Sunday, July 21, 2024

WA Police to add world-first satellite technology to its arsenal

The Western Australian Police Force will become the first law enforcement agency in the world to integrate low Earth orbit (LEO) satellite technology with its current communication network, giving officers high-speed internet anywhere in WA.

Making up one third of the continent, WA has one of the largest police jurisdictions in the world – and just 26% of the State has mobile phone or radio coverage.

WA Police Minister, Paul Papalia said the $8.5 million upgrade will enable police operating in remote locations to instantly send and receive mission critical information, access automatic number plate recognition data and real-time emergency alerts. 

It also means officers will be able to livestream body worn and vehicle dashboard camera footage to the Perth-based State Operations Command Centre, as well as aircraft and security camera vision.

“Every Western Australian knows how difficult it can sometimes be to find phone and internet coverage in a State the size of WA,” the Minister said.

“The WA Police Force operates in one of the largest geographical police districts in the world and it’s about to have complete communication coverage.

“This high-tech upgrade will boost the ability of police to solve crimes and co-ordinate large scale emergency responses like remote searches for missing people.

“For the first time, officers will have high-speed internet no matter where they are in the State, meaning regional WA police will have the same level of connectivity as their metropolitan colleagues,” he said.

A recent 12-week trial highlighted the law enforcement benefits of utilising in-orbit spacecraft communication networks.

Officers working from isolated police stations in Kintore, Balgo, Burringurrah, Kalumburu and Jigalong benefited from access to high-speed internet.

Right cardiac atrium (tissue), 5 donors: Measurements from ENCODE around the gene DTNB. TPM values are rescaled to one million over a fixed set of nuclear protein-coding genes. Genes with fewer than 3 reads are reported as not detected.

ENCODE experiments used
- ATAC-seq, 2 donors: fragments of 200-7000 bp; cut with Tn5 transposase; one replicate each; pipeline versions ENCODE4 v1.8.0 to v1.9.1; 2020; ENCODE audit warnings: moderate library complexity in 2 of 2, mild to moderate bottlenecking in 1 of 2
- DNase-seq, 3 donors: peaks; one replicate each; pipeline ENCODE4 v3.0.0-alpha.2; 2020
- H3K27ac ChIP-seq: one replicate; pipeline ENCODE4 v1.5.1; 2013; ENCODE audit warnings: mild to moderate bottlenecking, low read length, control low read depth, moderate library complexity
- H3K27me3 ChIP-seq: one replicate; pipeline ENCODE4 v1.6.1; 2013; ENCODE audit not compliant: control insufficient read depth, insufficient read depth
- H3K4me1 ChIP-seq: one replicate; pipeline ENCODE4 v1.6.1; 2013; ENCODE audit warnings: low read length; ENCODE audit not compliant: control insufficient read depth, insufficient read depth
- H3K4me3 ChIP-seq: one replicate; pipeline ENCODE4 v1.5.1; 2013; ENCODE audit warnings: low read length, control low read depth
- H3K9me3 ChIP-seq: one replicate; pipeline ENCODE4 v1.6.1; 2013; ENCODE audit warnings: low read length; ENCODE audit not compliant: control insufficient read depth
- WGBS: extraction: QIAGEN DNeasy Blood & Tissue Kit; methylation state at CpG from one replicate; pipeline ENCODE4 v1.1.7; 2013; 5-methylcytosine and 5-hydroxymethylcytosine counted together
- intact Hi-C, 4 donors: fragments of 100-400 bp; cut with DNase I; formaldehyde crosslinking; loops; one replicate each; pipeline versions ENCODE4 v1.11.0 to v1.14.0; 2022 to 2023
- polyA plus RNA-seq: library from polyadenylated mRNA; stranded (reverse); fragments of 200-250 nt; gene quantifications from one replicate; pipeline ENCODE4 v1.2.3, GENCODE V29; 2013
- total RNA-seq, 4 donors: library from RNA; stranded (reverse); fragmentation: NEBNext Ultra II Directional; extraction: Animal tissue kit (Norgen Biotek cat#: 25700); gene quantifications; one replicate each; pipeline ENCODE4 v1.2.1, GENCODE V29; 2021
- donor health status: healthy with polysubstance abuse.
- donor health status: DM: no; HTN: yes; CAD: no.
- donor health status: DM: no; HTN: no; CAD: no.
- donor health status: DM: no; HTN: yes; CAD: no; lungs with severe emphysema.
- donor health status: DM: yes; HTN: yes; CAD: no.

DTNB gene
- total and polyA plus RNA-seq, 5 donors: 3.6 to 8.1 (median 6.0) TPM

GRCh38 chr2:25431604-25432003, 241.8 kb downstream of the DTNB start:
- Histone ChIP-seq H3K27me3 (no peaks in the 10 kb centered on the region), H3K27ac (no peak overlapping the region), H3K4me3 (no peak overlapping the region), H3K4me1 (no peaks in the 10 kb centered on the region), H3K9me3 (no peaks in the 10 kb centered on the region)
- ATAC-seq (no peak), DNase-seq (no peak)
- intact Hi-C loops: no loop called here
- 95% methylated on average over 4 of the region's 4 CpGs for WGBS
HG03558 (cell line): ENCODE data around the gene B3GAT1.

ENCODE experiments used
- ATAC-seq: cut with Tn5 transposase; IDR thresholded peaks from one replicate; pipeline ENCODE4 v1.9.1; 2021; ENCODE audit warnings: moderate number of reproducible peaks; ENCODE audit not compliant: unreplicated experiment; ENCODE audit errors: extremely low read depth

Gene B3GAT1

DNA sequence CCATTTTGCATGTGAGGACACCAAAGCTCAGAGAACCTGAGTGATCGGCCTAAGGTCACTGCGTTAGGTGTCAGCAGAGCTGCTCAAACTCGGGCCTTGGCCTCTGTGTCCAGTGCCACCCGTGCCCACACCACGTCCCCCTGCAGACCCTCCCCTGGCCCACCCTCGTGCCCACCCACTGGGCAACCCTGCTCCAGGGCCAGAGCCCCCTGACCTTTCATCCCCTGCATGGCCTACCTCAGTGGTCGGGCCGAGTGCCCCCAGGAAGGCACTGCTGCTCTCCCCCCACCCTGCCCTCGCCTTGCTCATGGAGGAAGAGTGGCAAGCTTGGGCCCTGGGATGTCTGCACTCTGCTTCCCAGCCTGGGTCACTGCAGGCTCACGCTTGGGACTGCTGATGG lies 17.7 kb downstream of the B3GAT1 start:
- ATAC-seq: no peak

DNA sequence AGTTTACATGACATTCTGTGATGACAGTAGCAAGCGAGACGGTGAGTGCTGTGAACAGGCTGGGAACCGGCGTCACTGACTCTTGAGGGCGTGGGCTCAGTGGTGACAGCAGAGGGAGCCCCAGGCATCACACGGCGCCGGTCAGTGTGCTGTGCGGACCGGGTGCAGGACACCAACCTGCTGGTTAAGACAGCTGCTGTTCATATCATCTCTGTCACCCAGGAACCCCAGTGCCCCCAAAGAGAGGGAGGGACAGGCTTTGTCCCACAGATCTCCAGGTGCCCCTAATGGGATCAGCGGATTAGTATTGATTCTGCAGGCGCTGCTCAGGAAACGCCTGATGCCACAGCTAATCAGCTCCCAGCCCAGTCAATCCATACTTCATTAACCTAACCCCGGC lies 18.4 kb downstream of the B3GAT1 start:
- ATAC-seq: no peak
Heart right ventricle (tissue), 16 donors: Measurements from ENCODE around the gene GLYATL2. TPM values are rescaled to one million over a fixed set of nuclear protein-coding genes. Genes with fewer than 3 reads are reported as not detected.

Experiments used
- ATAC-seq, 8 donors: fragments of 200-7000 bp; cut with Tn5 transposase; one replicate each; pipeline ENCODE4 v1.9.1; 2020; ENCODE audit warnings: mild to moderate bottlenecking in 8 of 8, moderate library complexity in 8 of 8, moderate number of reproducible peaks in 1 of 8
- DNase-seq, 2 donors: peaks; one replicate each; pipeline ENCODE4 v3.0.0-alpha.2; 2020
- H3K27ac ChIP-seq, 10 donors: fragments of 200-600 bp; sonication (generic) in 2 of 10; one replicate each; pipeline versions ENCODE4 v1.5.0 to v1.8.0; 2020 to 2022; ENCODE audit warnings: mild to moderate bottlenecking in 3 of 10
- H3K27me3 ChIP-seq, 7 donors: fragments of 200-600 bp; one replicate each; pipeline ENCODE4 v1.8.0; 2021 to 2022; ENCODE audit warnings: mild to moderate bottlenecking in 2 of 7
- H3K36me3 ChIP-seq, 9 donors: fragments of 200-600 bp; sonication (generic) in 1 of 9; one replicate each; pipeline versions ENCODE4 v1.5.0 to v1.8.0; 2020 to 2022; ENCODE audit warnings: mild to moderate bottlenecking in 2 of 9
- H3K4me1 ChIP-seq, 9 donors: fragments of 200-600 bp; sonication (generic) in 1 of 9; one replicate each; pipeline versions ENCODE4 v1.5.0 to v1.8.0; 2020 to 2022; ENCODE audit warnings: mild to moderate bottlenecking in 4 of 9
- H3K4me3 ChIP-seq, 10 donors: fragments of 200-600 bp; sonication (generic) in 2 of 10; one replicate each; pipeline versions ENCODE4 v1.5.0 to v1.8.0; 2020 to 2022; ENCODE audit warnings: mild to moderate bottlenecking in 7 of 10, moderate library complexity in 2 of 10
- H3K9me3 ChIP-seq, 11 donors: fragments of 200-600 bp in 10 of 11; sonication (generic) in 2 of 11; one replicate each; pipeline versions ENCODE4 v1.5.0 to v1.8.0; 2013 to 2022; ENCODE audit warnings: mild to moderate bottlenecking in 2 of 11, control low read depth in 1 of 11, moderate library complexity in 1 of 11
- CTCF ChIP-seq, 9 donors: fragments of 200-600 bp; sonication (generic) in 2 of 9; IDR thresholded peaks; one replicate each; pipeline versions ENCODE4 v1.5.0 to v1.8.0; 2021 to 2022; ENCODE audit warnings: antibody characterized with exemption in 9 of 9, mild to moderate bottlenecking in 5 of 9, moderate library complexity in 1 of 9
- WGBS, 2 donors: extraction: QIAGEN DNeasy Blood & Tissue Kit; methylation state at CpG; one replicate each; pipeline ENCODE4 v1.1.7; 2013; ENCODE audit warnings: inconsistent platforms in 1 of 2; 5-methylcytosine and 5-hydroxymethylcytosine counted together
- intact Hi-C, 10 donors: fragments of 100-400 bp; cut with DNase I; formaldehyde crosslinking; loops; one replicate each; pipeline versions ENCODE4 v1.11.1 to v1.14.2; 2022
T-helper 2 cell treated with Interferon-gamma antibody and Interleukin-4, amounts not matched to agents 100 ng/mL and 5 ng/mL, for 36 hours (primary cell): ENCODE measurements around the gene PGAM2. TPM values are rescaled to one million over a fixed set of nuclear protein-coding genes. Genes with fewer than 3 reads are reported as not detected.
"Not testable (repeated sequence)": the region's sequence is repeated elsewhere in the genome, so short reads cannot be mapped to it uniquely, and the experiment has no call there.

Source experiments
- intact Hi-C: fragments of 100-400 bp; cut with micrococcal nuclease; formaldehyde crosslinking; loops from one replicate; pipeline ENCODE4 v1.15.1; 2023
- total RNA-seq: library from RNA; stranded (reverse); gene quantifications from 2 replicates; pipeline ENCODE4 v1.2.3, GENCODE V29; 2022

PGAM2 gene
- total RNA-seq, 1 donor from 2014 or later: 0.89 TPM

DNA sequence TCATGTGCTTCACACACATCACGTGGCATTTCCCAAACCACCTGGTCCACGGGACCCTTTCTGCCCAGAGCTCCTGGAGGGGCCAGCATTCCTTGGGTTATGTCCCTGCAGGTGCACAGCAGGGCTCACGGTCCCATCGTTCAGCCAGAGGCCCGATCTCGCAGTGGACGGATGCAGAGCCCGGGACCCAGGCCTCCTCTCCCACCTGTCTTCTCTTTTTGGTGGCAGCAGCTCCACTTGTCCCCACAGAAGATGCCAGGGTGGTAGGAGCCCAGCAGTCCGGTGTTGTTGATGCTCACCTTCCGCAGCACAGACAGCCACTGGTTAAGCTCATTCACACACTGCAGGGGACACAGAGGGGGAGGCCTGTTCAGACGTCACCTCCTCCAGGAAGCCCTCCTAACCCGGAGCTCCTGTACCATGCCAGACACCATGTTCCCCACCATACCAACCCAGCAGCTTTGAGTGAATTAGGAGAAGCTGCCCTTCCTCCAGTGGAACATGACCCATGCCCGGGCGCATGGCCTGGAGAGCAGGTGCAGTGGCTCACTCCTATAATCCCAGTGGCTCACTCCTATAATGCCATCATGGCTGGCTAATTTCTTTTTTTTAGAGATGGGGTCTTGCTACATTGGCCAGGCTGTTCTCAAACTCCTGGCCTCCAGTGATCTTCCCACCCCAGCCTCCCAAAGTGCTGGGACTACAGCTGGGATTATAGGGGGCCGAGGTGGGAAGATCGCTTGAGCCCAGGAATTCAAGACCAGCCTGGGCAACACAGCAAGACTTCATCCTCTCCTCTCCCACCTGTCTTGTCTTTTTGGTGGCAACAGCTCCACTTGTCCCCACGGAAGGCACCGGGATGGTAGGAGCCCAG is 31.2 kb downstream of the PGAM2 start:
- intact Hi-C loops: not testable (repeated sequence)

LEO communication equipment was also tested by Water Police and during high-profile operations such as Exmouth’s Total Solar Eclipse event in April.  

The satellite technology will be accessible from 550 WA Police vehicles, and close to 130 regional stations benefiting day-to-day patrols as well as specialist teams such as the Regional Operations Group, Tactical Response Group and Regional Enforcement Unit.

“Being able to livestream vehicle dashcam and body worn camera vision will revolutionise the way our police operate in remote areas,” the Police Minister said.

“It will improve situational awareness for officers on the frontline, helping them to make informed decisions during emergency situations.”

WA Police Commissioner Col Blanch said that in a jurisdiction as vast and geographically challenging as WA, communications has always been a challenge.

“Going forwards, the Western Australia Police Force will have the best communications capability of any jurisdiction in Australia, if not the world,” the Commissioner said.

“The technology means our officers in regional WA will have real time contact and the real time support from the entire Western Australia Police Force.

“We can now watch live stream body worn cameras and dashcams from the State Operations Command Centre in Perth, and provide specialist support to our frontline officers anywhere in the State, at anytime.

“Not only will this increase community safety, it will increase the safety of our officers. 

“Real time communications means a real time capability to respond, 24/7,” he said.

Latest Articles